Preserved mammalian hair from the Early Cretaceous
|July 30, 2010||Posted by David Tyler under Intelligent Design|
Over the years, samples of amber recovered from numerous sites around the world have been found to contain petrified insects, plants and a variety of other exotic inclusions. Invariably, we get an insight into a past world where the flora and fauna look very modern. A recent discovery has identified mammalian hair in amber, whose original owner was a contemporary of dinosaurs.
The dimensions and topography of the two fossilised hairs were analysed carefully, because the find provides the first opportunity to look at Mesozoic mammal hairs preserved in 3D. The result:
“With such features, the cuticular surface of the Archingeay-Les Nouillers hairs shows a modern aspect, implying that the morphology of hair cuticula has remained unchanged throughout most of mammalian evolution.”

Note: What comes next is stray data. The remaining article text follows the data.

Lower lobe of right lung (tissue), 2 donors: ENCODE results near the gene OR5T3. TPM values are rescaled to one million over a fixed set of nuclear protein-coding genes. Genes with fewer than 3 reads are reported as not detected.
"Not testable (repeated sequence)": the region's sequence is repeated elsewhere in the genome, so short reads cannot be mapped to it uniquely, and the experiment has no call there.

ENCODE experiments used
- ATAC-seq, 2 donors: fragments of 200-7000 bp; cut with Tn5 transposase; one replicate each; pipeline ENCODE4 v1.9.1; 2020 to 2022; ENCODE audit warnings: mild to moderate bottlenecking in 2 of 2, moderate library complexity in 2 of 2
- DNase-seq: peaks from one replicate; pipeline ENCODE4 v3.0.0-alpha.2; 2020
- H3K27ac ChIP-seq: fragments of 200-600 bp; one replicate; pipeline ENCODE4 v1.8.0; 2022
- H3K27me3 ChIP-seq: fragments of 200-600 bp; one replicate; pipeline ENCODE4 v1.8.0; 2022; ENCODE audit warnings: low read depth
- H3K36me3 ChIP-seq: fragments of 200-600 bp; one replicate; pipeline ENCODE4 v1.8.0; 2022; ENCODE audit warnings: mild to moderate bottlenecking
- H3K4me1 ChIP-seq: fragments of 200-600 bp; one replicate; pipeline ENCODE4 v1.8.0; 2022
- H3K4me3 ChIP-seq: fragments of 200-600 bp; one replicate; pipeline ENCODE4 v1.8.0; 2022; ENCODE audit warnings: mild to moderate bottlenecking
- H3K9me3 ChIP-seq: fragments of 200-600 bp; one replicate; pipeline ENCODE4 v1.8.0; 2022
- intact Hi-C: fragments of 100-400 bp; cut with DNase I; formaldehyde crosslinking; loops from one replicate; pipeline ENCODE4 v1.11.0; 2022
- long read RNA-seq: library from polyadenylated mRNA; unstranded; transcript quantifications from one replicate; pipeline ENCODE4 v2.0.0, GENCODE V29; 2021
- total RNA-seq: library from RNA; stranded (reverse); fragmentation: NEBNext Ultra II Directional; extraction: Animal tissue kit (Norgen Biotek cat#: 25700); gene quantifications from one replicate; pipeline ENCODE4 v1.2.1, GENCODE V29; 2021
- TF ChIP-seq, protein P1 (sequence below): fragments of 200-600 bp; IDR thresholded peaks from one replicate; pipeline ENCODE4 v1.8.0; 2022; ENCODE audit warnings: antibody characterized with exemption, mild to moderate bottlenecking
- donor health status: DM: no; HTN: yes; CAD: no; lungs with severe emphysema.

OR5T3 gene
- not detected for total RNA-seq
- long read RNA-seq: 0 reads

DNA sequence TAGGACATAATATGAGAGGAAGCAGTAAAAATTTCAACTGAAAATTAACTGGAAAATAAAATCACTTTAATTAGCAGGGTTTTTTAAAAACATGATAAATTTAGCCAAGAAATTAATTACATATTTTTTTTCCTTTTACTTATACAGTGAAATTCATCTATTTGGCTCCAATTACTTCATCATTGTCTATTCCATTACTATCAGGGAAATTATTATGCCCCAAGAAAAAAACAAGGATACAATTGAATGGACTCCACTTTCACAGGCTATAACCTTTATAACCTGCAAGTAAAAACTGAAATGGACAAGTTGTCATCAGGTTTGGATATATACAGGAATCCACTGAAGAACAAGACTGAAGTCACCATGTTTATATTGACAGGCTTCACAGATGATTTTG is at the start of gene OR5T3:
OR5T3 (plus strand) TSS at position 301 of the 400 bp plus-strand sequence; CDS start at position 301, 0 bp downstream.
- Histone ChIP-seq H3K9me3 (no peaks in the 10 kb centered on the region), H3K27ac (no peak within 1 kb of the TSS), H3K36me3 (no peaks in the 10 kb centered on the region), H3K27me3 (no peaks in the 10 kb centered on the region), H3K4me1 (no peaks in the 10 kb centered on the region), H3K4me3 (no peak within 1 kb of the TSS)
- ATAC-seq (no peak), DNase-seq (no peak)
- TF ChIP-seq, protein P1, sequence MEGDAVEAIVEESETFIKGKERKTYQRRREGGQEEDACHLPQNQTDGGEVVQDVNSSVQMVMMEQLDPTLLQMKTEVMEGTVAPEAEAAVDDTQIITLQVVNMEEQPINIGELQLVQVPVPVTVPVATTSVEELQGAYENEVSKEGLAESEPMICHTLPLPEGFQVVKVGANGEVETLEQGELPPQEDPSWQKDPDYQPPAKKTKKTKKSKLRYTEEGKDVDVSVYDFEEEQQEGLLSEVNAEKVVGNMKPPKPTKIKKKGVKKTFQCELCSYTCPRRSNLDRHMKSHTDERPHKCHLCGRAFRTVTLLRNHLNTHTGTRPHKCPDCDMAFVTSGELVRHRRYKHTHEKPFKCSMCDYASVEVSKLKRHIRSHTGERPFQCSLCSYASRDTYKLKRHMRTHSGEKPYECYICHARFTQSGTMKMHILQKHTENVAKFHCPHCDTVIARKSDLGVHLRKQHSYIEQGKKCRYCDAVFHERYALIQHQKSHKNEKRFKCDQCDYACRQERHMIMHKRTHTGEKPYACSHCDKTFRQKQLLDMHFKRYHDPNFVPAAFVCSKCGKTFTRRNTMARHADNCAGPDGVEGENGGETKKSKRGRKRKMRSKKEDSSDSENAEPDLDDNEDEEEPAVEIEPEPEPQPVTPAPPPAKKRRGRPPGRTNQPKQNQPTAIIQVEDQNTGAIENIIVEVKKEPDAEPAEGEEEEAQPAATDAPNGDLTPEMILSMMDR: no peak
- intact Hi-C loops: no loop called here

The New Scientist report says this is the first time researchers have been able to study the pattern of scales on their surface:
“It turns out that the pattern is identical to that found on modern mammalian hair: rows of overlapping scales stacked on top of each other in an orderly fashion, with each row roughly 2 to 8 micrometres high. This discovery is “wonderful progress”, says Zhe-Xi Luo, Curator of Vertebrate Paleontology at the Carnegie Museum of Natural History in Pittsburgh, Pennsylvania. “It shows the microstructure of hairs of mammals have always been the same.””
Why is this find worthy of comment? For more, go here.